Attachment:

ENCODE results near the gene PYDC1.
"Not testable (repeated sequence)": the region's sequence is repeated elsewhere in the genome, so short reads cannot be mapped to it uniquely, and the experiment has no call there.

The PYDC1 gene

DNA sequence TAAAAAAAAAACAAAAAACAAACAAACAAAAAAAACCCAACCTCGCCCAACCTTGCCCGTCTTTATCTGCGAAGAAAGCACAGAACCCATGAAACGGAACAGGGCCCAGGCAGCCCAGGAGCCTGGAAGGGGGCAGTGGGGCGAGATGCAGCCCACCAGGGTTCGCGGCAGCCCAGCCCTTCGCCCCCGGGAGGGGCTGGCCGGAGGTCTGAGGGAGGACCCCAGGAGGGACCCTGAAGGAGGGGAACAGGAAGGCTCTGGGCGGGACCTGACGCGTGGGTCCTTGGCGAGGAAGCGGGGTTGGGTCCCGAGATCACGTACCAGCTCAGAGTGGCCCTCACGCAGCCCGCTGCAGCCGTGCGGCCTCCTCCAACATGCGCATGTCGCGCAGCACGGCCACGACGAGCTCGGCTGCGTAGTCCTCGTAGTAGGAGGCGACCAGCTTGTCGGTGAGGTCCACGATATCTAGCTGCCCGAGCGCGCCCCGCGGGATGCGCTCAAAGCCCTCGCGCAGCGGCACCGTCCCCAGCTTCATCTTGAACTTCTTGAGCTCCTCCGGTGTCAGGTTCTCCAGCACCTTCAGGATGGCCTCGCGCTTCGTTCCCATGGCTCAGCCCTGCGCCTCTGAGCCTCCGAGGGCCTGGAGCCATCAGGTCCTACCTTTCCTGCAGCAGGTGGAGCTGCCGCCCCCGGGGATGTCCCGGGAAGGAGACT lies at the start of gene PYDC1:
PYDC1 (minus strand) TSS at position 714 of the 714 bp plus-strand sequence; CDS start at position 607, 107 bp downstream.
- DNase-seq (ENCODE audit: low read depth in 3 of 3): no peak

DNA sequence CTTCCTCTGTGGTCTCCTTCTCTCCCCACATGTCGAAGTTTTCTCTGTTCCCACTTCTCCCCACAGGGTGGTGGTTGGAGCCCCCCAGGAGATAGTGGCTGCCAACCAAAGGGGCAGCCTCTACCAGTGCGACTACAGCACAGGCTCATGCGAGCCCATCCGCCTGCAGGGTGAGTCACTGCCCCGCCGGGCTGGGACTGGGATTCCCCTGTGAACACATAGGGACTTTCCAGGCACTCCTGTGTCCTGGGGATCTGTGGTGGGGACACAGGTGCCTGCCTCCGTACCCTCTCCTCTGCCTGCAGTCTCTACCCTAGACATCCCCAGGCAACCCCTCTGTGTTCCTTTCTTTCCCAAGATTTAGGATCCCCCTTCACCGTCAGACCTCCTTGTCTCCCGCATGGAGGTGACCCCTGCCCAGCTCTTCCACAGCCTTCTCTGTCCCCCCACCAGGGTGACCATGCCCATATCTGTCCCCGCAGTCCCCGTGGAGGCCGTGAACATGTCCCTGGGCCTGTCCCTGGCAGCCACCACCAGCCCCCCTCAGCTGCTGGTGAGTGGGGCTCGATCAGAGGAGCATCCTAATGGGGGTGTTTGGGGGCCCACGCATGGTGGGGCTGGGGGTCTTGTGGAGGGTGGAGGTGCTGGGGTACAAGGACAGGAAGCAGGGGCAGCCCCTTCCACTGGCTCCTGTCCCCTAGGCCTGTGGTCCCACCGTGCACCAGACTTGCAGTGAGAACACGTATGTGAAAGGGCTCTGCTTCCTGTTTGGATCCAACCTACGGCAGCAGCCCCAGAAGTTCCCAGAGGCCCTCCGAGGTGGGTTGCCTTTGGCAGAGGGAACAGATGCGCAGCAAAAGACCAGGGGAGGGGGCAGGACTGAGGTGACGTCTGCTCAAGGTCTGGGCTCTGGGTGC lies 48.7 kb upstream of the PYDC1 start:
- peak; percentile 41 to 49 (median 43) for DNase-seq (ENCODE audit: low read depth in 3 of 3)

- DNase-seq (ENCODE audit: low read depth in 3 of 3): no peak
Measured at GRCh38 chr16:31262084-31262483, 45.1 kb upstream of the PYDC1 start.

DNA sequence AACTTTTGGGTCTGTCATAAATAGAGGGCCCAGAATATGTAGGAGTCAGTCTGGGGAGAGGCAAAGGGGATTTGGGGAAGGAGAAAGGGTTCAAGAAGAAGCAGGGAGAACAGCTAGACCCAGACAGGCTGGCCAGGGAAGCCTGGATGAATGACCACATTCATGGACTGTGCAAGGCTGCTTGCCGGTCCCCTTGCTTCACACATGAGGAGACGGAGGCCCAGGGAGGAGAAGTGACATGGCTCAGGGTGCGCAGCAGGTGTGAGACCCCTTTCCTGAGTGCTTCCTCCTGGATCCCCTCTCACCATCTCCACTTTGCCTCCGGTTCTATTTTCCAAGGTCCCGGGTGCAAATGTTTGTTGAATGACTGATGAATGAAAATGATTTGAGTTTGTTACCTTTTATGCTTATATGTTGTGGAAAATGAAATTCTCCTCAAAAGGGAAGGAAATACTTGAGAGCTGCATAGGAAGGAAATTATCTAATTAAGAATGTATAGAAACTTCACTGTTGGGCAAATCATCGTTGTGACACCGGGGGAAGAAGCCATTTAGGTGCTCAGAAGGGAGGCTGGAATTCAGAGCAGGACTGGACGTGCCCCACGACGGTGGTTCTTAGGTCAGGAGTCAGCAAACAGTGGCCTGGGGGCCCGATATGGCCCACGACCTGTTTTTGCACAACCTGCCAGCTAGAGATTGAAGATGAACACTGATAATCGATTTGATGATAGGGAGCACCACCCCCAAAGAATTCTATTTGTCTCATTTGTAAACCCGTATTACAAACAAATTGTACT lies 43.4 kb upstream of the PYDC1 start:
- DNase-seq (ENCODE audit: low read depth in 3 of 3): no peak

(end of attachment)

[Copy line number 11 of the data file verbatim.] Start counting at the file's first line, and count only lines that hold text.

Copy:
DNA sequence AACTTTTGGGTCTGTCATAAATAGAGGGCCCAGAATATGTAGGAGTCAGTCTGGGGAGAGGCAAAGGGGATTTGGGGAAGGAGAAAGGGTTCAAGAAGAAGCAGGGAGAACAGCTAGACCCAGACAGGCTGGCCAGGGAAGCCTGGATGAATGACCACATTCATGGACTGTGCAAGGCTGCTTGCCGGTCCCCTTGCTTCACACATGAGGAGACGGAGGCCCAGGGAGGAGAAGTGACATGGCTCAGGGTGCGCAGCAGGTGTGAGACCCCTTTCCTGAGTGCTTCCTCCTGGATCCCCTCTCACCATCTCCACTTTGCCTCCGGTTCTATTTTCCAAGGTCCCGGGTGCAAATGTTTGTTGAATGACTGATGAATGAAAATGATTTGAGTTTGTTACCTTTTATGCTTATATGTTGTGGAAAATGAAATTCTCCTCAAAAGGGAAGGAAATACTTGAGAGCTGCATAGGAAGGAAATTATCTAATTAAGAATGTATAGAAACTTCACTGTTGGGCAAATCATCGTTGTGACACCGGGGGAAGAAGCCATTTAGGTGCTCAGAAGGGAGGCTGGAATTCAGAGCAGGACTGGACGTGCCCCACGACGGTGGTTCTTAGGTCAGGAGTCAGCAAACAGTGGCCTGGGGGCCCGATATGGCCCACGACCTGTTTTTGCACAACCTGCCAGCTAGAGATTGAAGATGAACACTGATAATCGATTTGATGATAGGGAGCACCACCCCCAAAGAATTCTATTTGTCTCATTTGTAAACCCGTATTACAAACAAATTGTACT lies 43.4 kb upstream of the PYDC1 start: